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The Controversial Diamonds Queen Camilla May Wear to King Charles’ Coronation

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HomeLearning CenterGemologyGem and Jewelry NewsThe Controversial Diamonds Queen Camilla May Wear to King Charles’ Coronation

controversial diamonds
Photo credit: Royal Collection Trust / © His Majesty King Charles III 2023

The United Kingdom's newest Queen Consort will wear Queen Mary's crown for her and King Charles III's coronation at Westminster Abbey this Saturday, May 6, 2023. 

But, Buckingham Palace has decided to make a major alteration to the crown ahead of the big day, removing the controversial and colonial-era Koh-i-Noor diamond. However, now, the diamonds that are replacing the Koh-i-Noor are also causing their own controversy.

The Koh-i-Noor Diamond Controversy

The Koh-i-Noor diamond is one of the largest cut diamonds in the world, weighing 105.6 carats. Famously, it was placed at the center of Queen Mary's crown for her own coronation back in 1911, only to be moved to the Queen Mother's crown for her and King George VI's coronation. Since the Queen Mary's crown has featured a replica. And now for King Charles III's coronation, it will be refitted to feature another set of gems with a controversial colonial past, the Cullinan III, IV and V diamonds.

But, the Koh-i-Noor diamond isn't controversial for its placement on royal crowns. Thought to be mined in India, this world-famous gem is claimed by several countries across the subcontinent and has been demanded to be returned by multiple states. Part of the British crown jewels since 1849, the history of the diamond is unclear, but stories date it back as far as Mesopotamian texts from 3200 BCE, and we know that the diamond traded hands through several dynasties, from the Mughals to the Persians, Afghans and finally Sikh Maharaja Ranjit Singh.

Then in an incredibly controversial move, Sikh Maharaja Ranjit Singh's son and successor, Maharaja Duleep Singh, gave the diamond to the queen of England in 1849 while signing the Treaty of Lahore. Just 11 years old, he's believed to have been coerced into the decision by a British statesman. 

Shipped off to the United Kingdom, the Koh-i-Noor was put on display at the Great Exhibition of 1851 with much public disappointment because the cut wasn't very bright. There was already a lot of controversy about the diamond, with many calling out the East India Company for its role in imperialism in India. In an effort to mitigate the scandal, the Koh-i-Noor was recut to half its original size, making it much shinier but taking the weight down to 105 carats.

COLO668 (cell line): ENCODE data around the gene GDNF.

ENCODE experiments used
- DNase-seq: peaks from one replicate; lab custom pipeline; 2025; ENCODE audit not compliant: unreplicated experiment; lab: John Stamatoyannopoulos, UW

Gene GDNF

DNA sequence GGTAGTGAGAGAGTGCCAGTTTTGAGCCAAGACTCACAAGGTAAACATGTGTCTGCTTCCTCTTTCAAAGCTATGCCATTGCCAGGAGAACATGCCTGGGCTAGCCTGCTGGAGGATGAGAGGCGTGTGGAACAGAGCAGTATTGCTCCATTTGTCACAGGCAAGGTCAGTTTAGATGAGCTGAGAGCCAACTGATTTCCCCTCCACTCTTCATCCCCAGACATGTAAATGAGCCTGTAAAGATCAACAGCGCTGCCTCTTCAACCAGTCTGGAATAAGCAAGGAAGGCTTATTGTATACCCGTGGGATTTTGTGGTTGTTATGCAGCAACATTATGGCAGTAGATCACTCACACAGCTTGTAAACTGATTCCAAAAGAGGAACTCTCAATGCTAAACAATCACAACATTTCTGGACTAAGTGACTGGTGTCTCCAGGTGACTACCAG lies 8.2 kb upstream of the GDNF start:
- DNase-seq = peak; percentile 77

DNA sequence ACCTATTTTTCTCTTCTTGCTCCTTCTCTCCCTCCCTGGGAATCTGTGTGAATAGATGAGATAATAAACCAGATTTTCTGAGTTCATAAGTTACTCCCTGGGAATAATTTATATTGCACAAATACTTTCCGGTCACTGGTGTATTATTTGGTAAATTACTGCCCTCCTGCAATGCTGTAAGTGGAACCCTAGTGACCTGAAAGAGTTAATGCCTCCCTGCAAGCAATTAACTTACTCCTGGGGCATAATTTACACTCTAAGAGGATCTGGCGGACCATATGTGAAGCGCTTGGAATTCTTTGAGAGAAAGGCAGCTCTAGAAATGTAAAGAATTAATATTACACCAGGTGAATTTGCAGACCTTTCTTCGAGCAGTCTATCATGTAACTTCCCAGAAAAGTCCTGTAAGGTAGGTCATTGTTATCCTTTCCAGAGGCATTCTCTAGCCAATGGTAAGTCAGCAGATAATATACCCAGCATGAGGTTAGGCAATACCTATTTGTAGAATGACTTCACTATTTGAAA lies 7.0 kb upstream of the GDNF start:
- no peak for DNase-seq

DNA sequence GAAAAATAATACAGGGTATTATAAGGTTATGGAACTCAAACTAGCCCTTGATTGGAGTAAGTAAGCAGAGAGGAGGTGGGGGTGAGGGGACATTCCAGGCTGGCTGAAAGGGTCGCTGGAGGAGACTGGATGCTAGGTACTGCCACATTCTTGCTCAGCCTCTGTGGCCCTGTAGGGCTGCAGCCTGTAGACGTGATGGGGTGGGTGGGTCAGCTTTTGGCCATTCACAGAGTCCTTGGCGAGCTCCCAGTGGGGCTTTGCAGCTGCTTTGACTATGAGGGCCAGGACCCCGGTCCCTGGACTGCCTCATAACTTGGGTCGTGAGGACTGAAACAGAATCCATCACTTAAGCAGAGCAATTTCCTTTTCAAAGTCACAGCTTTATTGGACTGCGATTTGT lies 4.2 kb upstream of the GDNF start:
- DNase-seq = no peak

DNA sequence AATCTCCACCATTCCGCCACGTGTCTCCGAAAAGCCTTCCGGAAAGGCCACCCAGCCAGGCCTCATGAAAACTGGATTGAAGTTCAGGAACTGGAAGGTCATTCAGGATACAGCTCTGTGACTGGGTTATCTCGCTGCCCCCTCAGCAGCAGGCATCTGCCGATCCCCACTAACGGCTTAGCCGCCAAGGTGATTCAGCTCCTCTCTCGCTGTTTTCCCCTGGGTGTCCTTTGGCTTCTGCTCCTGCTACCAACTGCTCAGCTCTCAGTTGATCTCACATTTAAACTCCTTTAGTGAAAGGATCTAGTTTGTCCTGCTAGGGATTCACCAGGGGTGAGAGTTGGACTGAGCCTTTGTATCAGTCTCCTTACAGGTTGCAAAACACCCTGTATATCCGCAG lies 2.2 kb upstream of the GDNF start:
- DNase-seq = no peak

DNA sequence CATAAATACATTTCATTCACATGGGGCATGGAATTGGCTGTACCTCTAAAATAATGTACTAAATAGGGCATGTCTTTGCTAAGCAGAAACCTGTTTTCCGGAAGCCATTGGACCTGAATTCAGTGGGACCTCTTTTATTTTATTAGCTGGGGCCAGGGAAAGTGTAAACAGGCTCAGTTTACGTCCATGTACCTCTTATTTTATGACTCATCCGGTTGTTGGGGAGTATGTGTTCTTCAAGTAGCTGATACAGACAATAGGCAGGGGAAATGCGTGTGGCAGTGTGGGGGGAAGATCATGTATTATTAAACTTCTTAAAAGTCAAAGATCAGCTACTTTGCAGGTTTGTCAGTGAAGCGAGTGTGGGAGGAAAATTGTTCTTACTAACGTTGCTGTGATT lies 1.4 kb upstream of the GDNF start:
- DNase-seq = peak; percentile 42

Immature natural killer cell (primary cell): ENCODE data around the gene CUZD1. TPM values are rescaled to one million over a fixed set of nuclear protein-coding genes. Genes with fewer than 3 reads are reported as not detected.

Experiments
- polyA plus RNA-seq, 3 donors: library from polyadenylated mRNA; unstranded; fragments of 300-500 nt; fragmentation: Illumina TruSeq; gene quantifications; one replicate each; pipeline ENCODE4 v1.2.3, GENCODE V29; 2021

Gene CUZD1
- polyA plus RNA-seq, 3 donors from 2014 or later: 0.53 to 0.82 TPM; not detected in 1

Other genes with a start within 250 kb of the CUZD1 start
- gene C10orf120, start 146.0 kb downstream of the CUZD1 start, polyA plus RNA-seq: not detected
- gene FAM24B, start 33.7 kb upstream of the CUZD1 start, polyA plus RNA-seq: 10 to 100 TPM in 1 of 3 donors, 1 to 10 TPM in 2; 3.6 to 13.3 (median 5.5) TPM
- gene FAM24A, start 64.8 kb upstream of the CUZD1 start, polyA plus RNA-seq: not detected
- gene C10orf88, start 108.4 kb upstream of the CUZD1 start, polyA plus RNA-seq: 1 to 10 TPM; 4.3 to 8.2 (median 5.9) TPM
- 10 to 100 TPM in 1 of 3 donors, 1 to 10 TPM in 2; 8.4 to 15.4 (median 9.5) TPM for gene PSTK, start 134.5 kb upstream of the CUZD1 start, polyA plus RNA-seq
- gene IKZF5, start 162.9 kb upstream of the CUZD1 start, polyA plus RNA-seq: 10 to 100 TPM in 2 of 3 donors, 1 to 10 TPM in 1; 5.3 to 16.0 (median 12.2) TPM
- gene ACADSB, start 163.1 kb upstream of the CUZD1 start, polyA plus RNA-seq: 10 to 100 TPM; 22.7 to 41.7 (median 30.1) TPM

The Cullinan Diamonds Controversy

Specially fitted for the ceremony that will crown her queen, the Queen Mary Crown has been refitted to feature the equally famous Cullinan III, IV and V diamonds. Worn by Queen Elizabeth II as broaches, the diamonds now fitted on the crown are a nod to the late Queen's 70-year reign. However, these gems, which originate from South Africa, are also being called out for their colonial past. 

The Cullinan, which is the world's largest diamond, was discovered in South Africa in 1905 in a Pretoria mine, originally weighing an incredible 3,106 metric carats in its uncut state. Cut into nine large stones and 100 smaller stones, including the 530-carat Star of Africa, which is set in the Sovereign's Sceptre With Cross, today all of the gems are part of the British Crown Jewels. Gifted to the royal family in 1907 by the South African Republic, the diamond was thought to serve as a symbol of peace and respect with the monarchy after a war had erupted between the two states. However, the controversy around the Cullinan diamonds stems from the fact that the gem was originally purchased by South Africa's Transvaal government, which was under British rule at the time, anyways. Today, there are calls to return the Cullinan diamonds back to South Africa.

Cate Misczuk

Cate Misczuk is a jewelry and watch writer who covers everything from the latest jewelry trends and the heritage of watchmaking to 24k gold, gems, sustainability, unisex timepieces and more. Get in touch at

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